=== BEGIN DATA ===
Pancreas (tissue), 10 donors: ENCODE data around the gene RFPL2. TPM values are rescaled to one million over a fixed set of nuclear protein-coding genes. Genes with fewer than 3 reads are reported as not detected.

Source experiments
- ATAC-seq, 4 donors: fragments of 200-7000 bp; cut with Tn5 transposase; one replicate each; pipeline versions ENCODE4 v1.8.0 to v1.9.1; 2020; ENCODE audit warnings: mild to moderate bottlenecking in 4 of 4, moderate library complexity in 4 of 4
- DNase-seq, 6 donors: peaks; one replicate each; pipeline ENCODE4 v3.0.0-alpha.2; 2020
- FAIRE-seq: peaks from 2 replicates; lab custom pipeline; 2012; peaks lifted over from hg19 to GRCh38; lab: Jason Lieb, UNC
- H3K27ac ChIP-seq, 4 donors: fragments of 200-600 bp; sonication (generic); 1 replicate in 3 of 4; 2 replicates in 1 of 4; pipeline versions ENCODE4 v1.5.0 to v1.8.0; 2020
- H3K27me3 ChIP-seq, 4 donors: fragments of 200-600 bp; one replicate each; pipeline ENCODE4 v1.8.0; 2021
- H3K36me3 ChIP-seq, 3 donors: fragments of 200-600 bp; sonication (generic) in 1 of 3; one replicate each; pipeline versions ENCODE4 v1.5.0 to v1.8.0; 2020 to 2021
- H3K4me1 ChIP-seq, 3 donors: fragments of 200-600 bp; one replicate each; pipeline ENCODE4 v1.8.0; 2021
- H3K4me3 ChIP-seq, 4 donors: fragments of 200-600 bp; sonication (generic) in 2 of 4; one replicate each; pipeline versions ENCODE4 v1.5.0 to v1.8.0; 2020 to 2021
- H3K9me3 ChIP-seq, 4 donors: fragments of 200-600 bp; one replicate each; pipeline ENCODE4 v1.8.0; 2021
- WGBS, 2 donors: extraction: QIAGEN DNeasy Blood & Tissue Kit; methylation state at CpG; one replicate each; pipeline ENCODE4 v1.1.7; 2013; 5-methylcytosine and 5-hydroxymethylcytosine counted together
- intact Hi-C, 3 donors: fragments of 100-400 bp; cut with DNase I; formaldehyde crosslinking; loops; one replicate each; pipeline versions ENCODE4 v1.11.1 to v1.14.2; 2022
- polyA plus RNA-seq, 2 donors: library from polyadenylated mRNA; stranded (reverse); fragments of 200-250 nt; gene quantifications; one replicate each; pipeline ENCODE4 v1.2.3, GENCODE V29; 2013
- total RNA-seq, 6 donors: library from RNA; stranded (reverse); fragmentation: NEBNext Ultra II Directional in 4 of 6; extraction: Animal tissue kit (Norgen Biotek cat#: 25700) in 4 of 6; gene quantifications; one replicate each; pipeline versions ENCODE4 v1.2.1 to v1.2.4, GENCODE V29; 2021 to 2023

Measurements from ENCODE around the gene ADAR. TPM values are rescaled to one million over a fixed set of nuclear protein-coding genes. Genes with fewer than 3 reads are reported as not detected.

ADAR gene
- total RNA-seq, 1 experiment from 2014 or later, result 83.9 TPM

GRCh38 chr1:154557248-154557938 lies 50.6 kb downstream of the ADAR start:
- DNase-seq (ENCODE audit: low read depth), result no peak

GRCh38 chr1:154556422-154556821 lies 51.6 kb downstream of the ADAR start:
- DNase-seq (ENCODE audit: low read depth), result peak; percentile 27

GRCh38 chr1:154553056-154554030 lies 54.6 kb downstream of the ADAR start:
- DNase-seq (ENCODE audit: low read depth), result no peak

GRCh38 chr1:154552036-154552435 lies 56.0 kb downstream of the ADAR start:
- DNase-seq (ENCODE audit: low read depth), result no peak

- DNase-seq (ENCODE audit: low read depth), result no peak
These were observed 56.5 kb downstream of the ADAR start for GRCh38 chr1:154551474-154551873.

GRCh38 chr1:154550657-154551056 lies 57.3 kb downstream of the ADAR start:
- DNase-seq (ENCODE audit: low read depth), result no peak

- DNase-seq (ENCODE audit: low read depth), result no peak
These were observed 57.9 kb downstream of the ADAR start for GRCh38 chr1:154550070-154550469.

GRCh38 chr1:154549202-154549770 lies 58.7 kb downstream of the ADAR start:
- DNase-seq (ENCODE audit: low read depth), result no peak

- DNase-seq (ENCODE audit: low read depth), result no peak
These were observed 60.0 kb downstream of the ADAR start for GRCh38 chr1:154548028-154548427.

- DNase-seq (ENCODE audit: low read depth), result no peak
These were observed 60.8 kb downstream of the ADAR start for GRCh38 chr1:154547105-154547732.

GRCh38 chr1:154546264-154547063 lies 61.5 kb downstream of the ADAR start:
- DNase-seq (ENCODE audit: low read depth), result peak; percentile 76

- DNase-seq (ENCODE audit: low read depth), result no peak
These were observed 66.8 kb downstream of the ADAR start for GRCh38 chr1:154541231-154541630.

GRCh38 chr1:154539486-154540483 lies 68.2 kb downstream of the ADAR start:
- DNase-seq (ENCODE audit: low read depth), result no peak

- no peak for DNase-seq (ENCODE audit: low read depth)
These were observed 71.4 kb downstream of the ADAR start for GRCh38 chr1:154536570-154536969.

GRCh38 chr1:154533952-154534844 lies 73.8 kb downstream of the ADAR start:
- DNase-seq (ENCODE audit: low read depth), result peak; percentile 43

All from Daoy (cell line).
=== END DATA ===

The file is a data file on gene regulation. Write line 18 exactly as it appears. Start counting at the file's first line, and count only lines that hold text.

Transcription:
- total RNA-seq, 1 experiment from 2014 or later, result 83.9 TPM